The American College of Rheumatology (ACR) recently released guidance for the clinical management of multisystem inflammatory syndrome in children (MIS-C) associated with severe acute respiratory coronavirus 2 (SARS-CoV-2) and hyperinflammation in coronavirus disease 2019 (COVID-19). Developed by the ACR MIS-C and COVID-19 Related Hyperinflammation Task Force, these guidelines include the diagnostic evaluation and treatment of SARS-CoV-2-associated MIS-C and hyperinflammation in children with COVID-19. The full report is published on the ACR website.

ACR Recommendations for the Management of MIS-C

General Statements

The ACR task force noted that MIS-C is a relatively rare complication of infection with SARS-CoV-2, with a majority of children with COVID-19 presenting with mild symptoms and showing excellent outcomes.

Because MIS-C is temporally associated with SARS-CoV-2 infection, the prevalence of the virus may change over time, and thus, clinical decisions should be taken accordingly.

Diagnostic Evaluation of MIS-C

The task force has recommended that a child with suspected SARS-CoV-2-associated MIS-C should receive testing for other infectious and noninfectious etiologies, too. These patients may receive additional diagnostic tests, including those of the chest, abdomen, and/or central nervous system.

Suggestive symptoms of MIS-C include rash, gastrointestinal symptoms, oral mucosal changes, conjunctivitis, and neurologic symptoms. In patients with stable vital signs and good physical examinations, outpatient care, along with follow-up care, may be considered. However, most patients with suspected MIS-C should be hospitalized, particularly if they present with abnormal vital signs; respiratory distress of any severity; neurologic deficits; renal or hepatic injury; elevated inflammatory markers (C-reactive protein [CRP], ≥10.00 mg/dL); or abnormal electrocardiogram (EKG), B-type natriuretic peptide (BNP), or troponin T. Patients who present with shock, respiratory distress, neurologic changes (including altered mental status, encephalopathy, papilledema), or features of Kawasaki disease must be hospitalized for further evaluation, regardless of MIS-C status.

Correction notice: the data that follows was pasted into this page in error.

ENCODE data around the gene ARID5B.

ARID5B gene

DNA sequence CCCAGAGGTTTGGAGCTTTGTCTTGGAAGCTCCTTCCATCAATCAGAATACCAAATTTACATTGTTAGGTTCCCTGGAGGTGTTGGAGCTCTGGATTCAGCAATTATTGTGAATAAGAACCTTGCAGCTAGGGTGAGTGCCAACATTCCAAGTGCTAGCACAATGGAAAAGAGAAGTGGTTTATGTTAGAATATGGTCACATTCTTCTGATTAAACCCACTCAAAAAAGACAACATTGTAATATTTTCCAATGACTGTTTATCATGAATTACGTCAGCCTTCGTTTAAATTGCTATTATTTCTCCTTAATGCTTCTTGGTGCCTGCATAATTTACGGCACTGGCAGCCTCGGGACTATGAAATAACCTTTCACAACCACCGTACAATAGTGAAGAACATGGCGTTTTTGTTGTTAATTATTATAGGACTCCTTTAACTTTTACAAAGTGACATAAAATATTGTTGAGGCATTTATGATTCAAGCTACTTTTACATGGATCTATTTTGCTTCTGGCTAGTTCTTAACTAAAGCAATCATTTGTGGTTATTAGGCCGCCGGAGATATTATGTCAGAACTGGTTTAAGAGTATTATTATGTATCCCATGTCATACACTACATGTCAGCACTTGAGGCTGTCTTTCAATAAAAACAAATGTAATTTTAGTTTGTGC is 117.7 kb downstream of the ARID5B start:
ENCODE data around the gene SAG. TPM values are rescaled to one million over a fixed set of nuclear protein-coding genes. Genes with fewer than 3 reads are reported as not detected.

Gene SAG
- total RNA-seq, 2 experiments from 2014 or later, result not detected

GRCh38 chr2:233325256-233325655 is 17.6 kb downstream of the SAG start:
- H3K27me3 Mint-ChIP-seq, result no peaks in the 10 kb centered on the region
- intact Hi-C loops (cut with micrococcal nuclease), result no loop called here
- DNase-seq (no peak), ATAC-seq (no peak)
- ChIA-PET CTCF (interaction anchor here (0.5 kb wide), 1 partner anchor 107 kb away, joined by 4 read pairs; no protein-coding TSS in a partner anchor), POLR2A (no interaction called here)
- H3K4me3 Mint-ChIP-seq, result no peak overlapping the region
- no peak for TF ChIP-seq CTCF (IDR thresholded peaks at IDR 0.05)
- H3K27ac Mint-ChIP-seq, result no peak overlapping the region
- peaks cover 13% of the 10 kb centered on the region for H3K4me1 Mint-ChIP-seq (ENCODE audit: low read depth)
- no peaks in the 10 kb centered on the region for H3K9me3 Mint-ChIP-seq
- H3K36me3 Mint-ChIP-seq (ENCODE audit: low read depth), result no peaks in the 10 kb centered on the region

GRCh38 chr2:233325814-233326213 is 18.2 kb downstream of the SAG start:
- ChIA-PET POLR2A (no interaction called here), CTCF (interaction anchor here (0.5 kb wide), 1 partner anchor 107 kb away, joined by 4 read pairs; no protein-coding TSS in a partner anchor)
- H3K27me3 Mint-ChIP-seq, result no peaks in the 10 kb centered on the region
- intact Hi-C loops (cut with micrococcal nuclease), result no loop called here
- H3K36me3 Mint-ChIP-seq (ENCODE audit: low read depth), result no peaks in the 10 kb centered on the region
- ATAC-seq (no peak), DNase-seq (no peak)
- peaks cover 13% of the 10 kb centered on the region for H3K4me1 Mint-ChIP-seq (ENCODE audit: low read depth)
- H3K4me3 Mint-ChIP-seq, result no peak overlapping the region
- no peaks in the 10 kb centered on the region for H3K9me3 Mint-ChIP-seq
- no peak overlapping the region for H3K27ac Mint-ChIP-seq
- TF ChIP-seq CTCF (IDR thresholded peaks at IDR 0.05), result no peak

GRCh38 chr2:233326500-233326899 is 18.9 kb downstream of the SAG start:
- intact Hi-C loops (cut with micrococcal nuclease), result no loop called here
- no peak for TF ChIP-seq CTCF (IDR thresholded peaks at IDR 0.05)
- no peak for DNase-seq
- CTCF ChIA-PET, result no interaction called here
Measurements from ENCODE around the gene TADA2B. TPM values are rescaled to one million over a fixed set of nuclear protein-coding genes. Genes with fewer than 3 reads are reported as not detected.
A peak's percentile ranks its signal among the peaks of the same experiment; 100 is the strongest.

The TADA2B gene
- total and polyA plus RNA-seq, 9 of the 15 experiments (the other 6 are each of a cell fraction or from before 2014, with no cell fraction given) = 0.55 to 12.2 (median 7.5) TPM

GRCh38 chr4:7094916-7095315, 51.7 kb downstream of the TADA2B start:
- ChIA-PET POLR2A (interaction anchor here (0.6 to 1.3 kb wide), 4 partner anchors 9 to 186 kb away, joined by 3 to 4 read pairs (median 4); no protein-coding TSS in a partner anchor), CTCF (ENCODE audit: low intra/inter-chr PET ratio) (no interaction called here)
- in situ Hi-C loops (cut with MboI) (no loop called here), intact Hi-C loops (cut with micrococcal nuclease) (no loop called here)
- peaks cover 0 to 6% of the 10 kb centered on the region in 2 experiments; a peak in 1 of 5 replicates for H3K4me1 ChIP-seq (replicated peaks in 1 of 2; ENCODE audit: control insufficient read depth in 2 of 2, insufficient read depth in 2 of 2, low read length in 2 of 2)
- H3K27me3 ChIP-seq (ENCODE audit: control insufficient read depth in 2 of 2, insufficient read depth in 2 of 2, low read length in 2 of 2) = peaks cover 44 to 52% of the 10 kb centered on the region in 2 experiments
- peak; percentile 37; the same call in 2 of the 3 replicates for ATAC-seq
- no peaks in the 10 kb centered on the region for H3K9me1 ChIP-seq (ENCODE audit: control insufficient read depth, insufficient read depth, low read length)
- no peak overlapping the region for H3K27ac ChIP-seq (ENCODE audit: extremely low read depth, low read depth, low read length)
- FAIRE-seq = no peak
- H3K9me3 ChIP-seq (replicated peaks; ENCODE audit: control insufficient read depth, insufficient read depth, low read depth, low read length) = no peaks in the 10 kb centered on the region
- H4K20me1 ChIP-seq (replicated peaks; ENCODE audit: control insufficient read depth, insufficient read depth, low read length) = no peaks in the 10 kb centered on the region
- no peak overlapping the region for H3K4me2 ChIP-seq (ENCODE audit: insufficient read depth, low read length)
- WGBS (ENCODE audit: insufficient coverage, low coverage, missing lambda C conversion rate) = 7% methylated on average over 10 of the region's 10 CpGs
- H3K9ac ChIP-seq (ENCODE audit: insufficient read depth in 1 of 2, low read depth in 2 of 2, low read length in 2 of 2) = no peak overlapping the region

Patients with suspected MIS-C should be managed by a multidisciplinary team of pediatric rheumatologists, cardiologists, infectious disease specialists, and hepatologists. Consultation with other specialties may also be considered.

Distinguishing MIS-C From Kawasaki Disease

Patients with Kawasaki disease not associated with SARS-CoV-2 should continue to receive standard care.

Although MIS-C and Kawasaki disease may have overlapping clinical features, including conjunctival injection, red/cracked lips, strawberry tongue, and erythematous hands and feet, the task force has suggested several distinguishing epidemiologic and clinical features between the 2 conditions. Some of them include increased incidence of MIS-C in patients of African, Afro-Caribbean, and Hispanic descent; decreased incidence of MIS-C in patients of East Asian descent; broader age range and more prominent gastrointestinal and neurologic symptoms in patients with MIS-C vs Kawasaki disease; lower platelet counts, lower absolute lymphocyte counts, and higher CRP levels in patients with MIS-C.

This article originally appeared on Rheumatology Advisor